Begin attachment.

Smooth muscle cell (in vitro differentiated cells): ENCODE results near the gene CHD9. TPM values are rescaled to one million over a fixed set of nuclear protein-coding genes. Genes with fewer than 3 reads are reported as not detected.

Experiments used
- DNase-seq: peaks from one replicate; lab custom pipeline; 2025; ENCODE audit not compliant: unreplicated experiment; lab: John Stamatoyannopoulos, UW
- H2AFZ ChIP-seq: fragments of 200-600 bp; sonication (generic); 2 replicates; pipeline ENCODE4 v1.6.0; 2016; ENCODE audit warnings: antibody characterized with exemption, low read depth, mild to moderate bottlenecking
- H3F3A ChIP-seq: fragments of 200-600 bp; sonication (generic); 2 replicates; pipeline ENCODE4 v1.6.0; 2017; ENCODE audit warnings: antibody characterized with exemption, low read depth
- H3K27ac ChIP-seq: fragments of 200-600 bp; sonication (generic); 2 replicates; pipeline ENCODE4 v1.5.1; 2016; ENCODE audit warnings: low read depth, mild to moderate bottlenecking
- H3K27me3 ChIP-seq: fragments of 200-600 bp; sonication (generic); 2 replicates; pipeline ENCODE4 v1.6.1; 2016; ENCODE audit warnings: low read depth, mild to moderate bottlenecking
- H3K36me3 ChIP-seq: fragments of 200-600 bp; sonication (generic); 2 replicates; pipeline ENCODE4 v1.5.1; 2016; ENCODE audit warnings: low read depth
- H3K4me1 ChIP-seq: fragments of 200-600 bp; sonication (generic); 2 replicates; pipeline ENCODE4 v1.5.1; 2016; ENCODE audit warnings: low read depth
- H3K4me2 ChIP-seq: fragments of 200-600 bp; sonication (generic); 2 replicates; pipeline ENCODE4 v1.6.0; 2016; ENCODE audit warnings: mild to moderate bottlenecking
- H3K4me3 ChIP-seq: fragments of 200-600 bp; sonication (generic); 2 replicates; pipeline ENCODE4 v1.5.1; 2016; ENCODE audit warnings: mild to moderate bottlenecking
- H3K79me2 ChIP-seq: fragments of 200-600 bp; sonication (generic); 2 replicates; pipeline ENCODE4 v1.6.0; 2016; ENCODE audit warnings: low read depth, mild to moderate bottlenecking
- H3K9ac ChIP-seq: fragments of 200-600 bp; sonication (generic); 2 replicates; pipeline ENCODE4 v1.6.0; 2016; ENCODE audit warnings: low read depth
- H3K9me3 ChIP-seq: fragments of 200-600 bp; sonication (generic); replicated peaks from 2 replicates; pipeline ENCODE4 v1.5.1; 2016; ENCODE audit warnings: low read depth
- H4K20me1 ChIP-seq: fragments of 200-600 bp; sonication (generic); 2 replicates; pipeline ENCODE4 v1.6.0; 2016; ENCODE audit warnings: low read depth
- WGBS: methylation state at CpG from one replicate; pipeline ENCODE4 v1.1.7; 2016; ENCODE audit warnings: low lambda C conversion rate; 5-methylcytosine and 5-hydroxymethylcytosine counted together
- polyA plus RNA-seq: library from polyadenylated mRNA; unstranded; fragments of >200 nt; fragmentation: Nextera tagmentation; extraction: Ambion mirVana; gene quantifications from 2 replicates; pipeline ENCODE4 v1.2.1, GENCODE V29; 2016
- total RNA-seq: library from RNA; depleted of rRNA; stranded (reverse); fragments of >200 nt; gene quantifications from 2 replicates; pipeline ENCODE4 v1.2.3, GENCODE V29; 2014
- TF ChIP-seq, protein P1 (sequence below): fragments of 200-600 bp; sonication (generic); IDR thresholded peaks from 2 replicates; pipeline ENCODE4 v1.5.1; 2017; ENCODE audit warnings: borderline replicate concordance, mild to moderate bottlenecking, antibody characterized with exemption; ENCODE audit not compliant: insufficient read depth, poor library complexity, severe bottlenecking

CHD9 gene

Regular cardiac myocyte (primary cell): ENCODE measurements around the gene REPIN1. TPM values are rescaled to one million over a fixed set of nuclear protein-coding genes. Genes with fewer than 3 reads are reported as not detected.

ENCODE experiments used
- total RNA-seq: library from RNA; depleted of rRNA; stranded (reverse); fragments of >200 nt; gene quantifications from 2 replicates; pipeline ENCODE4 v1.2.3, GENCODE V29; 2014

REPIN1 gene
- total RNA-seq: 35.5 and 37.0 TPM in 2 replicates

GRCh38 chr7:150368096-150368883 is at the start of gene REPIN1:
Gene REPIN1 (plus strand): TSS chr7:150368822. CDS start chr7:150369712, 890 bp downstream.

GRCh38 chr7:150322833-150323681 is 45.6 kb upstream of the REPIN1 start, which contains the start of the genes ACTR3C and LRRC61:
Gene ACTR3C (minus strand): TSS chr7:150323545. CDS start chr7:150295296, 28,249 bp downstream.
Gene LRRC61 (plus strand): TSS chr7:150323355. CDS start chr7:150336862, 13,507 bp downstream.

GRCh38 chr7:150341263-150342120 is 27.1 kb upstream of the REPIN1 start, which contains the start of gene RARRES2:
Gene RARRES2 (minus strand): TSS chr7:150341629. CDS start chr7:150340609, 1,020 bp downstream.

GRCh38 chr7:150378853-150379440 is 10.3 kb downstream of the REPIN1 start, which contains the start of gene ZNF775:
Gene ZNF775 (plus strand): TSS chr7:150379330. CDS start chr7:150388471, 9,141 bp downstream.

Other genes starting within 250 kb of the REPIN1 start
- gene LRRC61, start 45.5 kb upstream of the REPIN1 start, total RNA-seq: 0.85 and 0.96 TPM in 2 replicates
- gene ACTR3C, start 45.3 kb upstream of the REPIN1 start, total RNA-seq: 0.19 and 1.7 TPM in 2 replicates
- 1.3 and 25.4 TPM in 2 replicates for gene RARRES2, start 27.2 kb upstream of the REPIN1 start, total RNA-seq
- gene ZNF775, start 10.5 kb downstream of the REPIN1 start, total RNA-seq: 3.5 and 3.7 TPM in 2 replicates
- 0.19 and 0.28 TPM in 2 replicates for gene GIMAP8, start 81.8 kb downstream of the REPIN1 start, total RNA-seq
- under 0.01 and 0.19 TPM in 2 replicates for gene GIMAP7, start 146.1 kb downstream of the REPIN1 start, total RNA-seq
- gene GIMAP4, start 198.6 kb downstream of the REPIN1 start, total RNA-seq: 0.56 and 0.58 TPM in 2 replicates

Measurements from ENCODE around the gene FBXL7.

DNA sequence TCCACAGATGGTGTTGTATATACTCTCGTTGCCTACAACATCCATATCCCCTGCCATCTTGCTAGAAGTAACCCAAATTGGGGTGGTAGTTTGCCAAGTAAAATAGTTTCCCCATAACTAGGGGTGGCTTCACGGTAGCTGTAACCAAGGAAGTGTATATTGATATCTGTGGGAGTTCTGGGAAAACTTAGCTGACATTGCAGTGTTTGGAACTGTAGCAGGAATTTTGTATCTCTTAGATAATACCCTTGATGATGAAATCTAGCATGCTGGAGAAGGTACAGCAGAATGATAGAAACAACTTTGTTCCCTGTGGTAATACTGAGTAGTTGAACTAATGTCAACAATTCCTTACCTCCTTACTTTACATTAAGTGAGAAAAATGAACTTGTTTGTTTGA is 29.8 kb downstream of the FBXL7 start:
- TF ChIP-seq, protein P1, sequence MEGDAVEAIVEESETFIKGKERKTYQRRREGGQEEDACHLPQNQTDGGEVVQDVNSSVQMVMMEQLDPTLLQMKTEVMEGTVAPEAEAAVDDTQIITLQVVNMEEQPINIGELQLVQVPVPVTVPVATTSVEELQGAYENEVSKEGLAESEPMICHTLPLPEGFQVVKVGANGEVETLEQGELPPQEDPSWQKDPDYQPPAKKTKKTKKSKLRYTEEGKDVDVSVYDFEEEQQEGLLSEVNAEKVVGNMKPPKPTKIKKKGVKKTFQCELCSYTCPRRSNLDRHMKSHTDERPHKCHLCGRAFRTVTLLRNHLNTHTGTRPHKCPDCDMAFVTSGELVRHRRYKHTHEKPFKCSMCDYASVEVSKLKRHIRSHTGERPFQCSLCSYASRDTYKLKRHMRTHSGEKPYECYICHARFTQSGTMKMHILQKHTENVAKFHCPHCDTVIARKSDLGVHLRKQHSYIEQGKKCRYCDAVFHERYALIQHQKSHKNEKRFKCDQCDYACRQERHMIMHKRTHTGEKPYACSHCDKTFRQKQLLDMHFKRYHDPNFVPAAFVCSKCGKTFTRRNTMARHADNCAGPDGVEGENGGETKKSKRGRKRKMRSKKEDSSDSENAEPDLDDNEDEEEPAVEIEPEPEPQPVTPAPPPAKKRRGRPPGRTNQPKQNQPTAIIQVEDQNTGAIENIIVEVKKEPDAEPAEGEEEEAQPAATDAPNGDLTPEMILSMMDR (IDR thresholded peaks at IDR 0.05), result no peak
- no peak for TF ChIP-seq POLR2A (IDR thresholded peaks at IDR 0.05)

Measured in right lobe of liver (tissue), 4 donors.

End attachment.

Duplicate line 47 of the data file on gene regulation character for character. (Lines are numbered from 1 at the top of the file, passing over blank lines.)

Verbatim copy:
Measured in right lobe of liver (tissue), 4 donors.